The second the words left the woman’s mouth, floating in the air like a little bomb on the cusp of detonation, I knew I had to chime in. While her comment was probably not malicious–if left unchecked –the game of husband bashing could do irreversible damage to the Christian ladies gathering.
I’ve noticed this sport usually starts with a hefty dose of female empowerment masked in affirmations and coy compliments… “Ladies, I have been so blessed by this group and by these AMAZING female friendships to the point where I feel like I don’t even need a man around anymore. Don’t you agree?”
Subtle wink…dainty pout …lips parted with just a hint of an invitation.
And then each woman, happily married, bitter and single, or somewhere in between… makes an instantaneous but crucial decision –do I jump on the bandwagon and annihilate my husband’s (or ex-husband’s) character or defend him and take a stand against the crowd?
Unfortunately, I’ve learned this lesson the hard way. I was the bitter chick for a few years after my divorce that turned tea parties into toxic parties and now I cringe at my past behavior.
(Hurt people hurt people, right?)
Just as the first few lovelies dove onto the slippery slope of male abuse, I jumped in and loudly interrupted, “Look ladies…the beauty of healthy female friendships is how it enhances marriage –not replaces it. When our uniquely feminine emotional needs are addressed by empathetic girlfriends who understand us then we don’t place false expectations on our man to decipher our complicated hearts.”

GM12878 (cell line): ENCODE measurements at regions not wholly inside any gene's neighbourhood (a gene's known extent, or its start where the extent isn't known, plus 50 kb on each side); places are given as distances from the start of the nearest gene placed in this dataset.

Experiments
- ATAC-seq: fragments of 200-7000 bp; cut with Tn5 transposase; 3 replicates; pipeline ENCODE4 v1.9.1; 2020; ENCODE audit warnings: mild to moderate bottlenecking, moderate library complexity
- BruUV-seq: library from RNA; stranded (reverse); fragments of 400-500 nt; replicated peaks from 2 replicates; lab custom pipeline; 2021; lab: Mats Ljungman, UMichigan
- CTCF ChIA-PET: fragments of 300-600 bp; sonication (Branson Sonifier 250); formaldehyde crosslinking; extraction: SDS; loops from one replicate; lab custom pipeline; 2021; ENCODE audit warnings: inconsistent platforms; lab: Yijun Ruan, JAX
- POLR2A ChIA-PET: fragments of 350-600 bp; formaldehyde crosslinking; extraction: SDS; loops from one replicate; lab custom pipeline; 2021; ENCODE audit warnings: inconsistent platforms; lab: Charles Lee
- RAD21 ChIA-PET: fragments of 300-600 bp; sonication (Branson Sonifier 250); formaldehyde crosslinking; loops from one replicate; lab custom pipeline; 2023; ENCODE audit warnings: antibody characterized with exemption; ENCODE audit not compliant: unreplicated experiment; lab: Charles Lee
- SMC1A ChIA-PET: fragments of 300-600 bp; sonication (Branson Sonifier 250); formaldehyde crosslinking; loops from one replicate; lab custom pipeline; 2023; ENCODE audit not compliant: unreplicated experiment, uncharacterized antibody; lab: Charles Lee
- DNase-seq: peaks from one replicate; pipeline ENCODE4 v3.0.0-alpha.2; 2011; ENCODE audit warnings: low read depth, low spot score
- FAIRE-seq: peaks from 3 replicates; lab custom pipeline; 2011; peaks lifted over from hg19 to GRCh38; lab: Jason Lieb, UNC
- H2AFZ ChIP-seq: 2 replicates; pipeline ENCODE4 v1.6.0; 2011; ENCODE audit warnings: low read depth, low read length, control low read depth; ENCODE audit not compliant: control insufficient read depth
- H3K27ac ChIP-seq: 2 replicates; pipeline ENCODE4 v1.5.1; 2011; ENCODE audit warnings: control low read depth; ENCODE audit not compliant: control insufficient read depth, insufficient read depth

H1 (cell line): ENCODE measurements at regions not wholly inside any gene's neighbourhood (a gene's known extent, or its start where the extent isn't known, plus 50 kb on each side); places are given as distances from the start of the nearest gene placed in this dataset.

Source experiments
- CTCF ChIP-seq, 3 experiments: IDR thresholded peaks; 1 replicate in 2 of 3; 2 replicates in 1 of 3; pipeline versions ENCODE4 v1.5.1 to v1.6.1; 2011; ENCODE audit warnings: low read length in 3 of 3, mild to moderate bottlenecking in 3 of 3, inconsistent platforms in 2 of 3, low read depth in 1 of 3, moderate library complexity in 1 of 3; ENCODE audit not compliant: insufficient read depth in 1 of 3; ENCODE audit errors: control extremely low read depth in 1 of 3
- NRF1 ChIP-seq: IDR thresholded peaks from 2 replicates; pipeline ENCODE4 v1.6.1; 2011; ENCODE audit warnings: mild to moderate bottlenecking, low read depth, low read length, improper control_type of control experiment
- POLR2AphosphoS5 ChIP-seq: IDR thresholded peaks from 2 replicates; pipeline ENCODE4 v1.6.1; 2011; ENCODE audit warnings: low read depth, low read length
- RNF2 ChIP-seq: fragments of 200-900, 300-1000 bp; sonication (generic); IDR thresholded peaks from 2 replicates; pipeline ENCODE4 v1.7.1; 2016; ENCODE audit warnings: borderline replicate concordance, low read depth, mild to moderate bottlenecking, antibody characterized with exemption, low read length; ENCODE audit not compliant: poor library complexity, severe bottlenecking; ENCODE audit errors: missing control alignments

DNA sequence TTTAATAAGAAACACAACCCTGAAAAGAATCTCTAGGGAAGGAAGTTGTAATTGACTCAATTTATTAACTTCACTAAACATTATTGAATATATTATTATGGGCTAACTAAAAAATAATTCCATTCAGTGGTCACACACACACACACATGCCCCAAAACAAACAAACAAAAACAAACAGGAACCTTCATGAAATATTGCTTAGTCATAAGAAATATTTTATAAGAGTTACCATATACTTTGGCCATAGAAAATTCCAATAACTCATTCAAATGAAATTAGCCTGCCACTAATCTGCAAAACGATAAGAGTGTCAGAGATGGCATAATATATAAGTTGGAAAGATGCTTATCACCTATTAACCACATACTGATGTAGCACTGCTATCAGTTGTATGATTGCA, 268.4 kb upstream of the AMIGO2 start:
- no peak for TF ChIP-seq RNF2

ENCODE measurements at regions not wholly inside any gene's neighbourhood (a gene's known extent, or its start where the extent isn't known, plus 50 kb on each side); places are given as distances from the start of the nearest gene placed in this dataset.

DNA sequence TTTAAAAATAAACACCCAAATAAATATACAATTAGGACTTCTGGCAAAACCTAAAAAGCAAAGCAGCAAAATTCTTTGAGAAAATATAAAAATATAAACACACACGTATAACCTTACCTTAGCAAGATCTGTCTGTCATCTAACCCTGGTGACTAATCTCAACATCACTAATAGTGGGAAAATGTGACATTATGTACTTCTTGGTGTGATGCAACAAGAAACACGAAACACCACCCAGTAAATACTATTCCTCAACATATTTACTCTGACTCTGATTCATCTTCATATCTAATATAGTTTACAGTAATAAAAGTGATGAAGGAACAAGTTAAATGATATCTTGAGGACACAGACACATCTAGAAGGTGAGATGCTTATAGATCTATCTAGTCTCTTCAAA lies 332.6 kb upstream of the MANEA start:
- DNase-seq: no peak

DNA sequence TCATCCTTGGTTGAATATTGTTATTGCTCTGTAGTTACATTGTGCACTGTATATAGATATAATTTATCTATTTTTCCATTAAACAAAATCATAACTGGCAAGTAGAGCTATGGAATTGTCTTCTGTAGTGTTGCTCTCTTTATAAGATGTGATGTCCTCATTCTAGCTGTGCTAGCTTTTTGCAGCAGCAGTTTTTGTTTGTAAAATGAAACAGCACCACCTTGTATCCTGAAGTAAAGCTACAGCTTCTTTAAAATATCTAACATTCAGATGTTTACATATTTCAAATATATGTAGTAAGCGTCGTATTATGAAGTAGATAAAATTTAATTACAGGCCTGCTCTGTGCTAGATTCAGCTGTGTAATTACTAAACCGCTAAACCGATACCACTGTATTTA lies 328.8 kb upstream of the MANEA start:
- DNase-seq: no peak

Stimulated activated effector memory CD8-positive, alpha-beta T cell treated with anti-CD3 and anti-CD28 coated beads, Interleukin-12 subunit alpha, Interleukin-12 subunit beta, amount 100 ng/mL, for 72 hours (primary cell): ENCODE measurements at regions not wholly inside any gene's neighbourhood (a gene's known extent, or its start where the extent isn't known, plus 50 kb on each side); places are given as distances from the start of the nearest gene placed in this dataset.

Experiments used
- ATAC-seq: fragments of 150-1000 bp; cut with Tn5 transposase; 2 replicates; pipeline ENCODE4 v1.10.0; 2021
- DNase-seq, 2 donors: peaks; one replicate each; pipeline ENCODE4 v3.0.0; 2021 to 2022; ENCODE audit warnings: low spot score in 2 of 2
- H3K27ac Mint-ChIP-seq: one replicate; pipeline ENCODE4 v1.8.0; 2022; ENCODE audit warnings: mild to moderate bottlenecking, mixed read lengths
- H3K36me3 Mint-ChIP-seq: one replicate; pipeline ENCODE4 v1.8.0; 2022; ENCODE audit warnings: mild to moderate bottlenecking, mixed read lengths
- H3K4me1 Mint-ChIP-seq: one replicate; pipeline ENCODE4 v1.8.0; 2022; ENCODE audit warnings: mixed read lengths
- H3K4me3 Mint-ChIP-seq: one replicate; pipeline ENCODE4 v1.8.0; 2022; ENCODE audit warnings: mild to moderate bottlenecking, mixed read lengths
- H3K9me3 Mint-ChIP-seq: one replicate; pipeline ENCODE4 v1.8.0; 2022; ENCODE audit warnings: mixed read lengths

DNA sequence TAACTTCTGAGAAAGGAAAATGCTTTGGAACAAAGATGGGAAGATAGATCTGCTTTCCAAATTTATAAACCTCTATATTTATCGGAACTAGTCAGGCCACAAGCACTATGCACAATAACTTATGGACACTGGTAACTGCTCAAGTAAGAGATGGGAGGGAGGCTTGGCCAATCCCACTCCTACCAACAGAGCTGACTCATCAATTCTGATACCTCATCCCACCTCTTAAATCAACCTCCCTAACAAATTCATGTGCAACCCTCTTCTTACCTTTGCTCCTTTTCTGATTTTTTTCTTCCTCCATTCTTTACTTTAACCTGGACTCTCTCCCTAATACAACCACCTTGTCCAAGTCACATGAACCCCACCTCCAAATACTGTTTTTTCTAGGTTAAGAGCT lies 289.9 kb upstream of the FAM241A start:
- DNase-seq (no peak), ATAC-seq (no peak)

I paused and waved my arms around for emphasis. “This allows our husband to operate as a real man who loves to fix and struggles to listen to chick-speak without the burden of fulfilling our every whim. My husband is a tremendous man who both refines and compliments me. And while I certainly love all of you, I am first and foremost my husband’s biggest fan and I refuse to act like he is big dolt or a Homer Simpson wannabe.”
The table went silent and tongues poised to launch a volley of verbal assault paused and retreated. The claws went back in and then a chorus of agreement chimed in. “Oh yes, we do need our men…they are so wonderful…I do love my husband.”
I sat back down in turmoil –glad I had spoken up but frustrated I even needed to. Sadly, I see this happen all too often –women gossiping loudly about their husbands faults and complaining to whoever lends a willing ear. I know if the shoe were on the other foot and I discovered my husband trash talked me in public I would be devastated. So why do women act like we have a hall pass in this area?
In an ideal world there would be no double-standards in marriage. And though I far from perfect in this area and still consider myself a recovering gossiper, I try to remember I can’t expect my husband or our children to act differently than the behavior I model. So what am I teaching my son and two girls when they accidentally hear mommy dissing daddy on the phone to her BFF?
What if we –as wives –chose to affirm our husbands instead of nit-pick? What if we saw the best and let go of the little irritants? What about truly forgiving and FORGETING, instead of forgiving and then repeating the offense to the gals in Pilates to get a big laugh?
I want to be the type of woman who champions her husband at all costs. I try to speak of him and about him in the highest regard. And I’ve found, quite inadvertently, my words and actions are helping him become the man he wants to be because he feels supported–even when he makes mistakes and even when he struggles. This allows him to take bigger risks and move towards the best in life because he knows I am his team-mate and not a passive aggressive opponent licking his face and simultaneously peeing on his leg.
Harold Macmillan –a British politician once said, “No man succeeds without a good woman behind him.” I think Harold is on to something. And I think starts by being an advocate of marriage and learning the art of keeping our mouth shut.